In 1993 I completed my PhD research on the writings of Siegfried Sassoon (1886-1967), which was later published in an British and American trade edition: Siegfried Sassoon: Scorched Glory (Macmillan/St Martin’s Press, 1997). In true Sassoon-fashion I had ‘stumbled’ (‘stumbling’ and ‘blundering’ are recurring words in Sassoon’s war writings) across his Sherston-trilogy in my first year at Amsterdam University. It led me to his war poetry, to other war poets, and to that whole historical & socio-cultural phenomenon: the Great War and its impact on British society.
It made me wonder what had happened in my own native country, the Netherlands, at the time. I knew it had remained neutral, but at school we had never been told anything about the period, and it seemed to me that in a country that was so near the battlefields of the Western Front and so close to two of the main warring nations, Britain and Germany, the war could hardly have passed unnoticed.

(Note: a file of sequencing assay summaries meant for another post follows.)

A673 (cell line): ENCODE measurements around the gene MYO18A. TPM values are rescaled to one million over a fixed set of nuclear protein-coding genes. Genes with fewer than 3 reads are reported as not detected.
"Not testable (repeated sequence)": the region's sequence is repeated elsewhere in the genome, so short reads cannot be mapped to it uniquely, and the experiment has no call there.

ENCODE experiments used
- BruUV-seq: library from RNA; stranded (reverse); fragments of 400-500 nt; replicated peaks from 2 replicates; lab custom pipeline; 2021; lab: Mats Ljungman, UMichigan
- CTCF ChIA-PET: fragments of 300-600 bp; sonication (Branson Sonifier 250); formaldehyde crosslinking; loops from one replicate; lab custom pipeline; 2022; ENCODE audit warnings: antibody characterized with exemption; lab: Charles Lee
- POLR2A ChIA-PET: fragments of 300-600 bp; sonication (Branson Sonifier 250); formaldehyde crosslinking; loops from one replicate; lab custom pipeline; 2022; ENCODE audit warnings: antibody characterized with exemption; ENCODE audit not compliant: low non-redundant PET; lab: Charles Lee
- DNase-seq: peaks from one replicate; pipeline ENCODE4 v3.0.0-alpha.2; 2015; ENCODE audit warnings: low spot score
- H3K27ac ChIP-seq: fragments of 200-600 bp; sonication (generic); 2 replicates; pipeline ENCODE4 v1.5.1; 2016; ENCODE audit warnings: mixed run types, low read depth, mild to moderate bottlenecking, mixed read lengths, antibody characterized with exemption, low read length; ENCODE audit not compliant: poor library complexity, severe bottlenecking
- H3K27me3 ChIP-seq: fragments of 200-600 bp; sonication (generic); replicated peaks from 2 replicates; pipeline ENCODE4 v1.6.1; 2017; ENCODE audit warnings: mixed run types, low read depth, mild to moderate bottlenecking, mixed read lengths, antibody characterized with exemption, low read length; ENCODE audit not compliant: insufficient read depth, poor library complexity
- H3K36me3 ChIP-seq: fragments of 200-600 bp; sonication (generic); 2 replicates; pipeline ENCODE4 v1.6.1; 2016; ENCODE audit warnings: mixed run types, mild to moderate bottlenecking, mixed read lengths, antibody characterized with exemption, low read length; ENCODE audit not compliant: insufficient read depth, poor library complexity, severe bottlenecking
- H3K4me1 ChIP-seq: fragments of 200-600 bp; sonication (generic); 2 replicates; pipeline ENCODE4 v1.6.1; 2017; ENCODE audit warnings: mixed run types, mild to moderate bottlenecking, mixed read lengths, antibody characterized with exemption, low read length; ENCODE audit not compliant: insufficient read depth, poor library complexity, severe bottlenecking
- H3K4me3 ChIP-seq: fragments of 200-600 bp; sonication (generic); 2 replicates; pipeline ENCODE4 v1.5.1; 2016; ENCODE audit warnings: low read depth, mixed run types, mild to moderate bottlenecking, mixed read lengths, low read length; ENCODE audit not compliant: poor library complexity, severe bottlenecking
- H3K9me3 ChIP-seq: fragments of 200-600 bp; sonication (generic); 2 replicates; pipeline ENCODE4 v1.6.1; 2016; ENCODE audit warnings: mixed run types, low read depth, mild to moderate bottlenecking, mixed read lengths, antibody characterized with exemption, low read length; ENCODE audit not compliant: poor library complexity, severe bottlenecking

The main subject was aboout the Belgian refugees and soldiers who had fled to the Netherlands during the first part of the war and the influence of the role of the neutrality of the Netherlands.
Paul was a guest at the Radio 1 programme OVT to talk about the electric fence between the borders of Belgium and The Netherlands to prevent people from crossing the border.